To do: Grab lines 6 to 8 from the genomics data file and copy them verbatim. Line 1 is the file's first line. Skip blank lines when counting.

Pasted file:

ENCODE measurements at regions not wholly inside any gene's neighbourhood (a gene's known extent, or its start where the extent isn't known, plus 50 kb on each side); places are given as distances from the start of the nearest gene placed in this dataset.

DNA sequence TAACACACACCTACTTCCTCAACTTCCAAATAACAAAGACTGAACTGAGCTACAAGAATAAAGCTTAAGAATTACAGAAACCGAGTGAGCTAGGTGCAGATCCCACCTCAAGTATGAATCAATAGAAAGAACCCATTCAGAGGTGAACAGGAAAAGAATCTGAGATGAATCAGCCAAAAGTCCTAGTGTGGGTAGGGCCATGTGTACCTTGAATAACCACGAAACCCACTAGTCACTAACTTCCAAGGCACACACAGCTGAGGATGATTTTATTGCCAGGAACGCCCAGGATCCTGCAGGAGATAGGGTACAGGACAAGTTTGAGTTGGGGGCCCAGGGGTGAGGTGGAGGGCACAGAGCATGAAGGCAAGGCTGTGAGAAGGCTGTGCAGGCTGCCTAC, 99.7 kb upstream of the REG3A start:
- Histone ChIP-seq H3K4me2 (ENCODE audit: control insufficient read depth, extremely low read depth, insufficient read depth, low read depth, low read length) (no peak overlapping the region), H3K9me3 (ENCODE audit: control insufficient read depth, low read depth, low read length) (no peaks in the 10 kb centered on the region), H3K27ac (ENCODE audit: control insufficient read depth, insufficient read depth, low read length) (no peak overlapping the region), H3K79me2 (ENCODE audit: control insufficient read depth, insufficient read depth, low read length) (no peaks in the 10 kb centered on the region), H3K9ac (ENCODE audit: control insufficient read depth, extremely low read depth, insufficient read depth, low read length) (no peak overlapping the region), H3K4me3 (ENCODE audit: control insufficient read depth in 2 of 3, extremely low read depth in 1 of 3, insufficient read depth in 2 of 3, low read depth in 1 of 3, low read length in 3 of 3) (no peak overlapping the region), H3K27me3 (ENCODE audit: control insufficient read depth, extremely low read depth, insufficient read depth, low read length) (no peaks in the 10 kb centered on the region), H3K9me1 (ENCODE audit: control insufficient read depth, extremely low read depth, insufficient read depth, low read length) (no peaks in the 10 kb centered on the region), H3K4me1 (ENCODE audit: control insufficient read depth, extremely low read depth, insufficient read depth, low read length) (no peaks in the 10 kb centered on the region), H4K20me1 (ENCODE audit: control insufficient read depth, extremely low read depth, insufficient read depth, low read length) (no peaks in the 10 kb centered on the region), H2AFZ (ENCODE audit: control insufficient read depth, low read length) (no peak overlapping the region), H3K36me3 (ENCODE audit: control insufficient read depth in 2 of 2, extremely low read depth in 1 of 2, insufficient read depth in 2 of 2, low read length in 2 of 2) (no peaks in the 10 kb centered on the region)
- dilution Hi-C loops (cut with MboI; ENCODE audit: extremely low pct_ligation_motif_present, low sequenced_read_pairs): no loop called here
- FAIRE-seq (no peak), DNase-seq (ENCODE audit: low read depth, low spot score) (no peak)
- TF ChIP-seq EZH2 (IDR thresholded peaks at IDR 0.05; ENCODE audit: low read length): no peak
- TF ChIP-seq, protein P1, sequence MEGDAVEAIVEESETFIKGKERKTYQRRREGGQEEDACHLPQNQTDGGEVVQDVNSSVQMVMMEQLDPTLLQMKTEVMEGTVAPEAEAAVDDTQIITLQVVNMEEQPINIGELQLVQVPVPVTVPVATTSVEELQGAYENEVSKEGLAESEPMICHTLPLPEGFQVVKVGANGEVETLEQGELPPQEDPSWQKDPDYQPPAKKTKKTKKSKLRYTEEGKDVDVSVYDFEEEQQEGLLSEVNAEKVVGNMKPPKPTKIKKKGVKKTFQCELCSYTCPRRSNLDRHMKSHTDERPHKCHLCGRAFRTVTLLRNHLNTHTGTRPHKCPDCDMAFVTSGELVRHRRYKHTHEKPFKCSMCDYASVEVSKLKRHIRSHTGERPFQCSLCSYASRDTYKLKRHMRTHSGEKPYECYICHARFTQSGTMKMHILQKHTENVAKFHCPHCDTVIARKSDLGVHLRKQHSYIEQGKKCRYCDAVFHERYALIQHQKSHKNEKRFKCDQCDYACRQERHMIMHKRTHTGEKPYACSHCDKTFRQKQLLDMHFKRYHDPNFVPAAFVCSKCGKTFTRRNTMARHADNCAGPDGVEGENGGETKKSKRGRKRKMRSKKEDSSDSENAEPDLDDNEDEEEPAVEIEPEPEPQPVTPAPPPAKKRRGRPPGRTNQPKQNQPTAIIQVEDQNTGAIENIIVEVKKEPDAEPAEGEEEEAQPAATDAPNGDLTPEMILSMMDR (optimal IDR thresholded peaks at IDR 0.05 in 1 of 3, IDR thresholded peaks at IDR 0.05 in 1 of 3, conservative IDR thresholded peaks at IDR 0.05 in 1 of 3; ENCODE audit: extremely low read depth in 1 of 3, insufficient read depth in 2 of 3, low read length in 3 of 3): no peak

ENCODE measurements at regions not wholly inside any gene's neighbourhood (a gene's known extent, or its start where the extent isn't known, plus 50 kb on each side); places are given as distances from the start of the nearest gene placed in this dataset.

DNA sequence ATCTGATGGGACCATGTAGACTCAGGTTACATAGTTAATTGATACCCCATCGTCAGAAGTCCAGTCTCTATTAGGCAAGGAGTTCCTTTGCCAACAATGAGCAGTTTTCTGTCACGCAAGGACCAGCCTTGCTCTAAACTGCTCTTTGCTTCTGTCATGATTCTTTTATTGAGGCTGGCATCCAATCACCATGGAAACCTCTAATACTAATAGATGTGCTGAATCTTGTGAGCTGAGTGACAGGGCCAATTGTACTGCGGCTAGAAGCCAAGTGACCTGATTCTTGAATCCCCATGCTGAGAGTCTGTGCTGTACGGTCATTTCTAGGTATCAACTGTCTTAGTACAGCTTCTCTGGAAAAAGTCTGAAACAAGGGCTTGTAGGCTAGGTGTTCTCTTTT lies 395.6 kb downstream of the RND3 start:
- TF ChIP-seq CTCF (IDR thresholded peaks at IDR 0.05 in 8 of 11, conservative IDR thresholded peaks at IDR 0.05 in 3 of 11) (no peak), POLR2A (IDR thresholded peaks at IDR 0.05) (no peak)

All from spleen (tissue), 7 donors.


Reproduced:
- TF ChIP-seq EZH2 (IDR thresholded peaks at IDR 0.05; ENCODE audit: low read length): no peak
- TF ChIP-seq, protein P1, sequence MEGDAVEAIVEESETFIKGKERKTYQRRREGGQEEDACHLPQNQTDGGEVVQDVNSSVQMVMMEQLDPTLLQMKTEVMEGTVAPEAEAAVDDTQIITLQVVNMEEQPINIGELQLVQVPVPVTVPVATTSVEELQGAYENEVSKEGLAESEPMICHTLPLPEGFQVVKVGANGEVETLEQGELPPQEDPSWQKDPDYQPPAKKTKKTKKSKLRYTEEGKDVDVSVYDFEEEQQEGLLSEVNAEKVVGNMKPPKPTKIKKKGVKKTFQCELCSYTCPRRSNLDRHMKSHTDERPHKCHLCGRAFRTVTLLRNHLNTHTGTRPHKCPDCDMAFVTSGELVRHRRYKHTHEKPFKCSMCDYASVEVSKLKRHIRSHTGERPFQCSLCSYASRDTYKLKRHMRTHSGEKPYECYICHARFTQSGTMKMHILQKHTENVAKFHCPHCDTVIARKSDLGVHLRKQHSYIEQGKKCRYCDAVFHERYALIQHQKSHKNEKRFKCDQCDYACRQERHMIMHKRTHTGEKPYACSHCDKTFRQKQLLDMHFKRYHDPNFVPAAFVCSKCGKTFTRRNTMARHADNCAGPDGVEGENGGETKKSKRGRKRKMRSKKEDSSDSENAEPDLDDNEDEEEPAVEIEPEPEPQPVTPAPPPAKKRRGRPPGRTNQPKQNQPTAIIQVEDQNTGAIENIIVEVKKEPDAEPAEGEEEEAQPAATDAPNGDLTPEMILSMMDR (optimal IDR thresholded peaks at IDR 0.05 in 1 of 3, IDR thresholded peaks at IDR 0.05 in 1 of 3, conservative IDR thresholded peaks at IDR 0.05 in 1 of 3; ENCODE audit: extremely low read depth in 1 of 3, insufficient read depth in 2 of 3, low read length in 3 of 3): no peak

ENCODE measurements at regions not wholly inside any gene's neighbourhood (a gene's known extent, or its start where the extent isn't known, plus 50 kb on each side); places are given as distances from the start of the nearest gene placed in this dataset.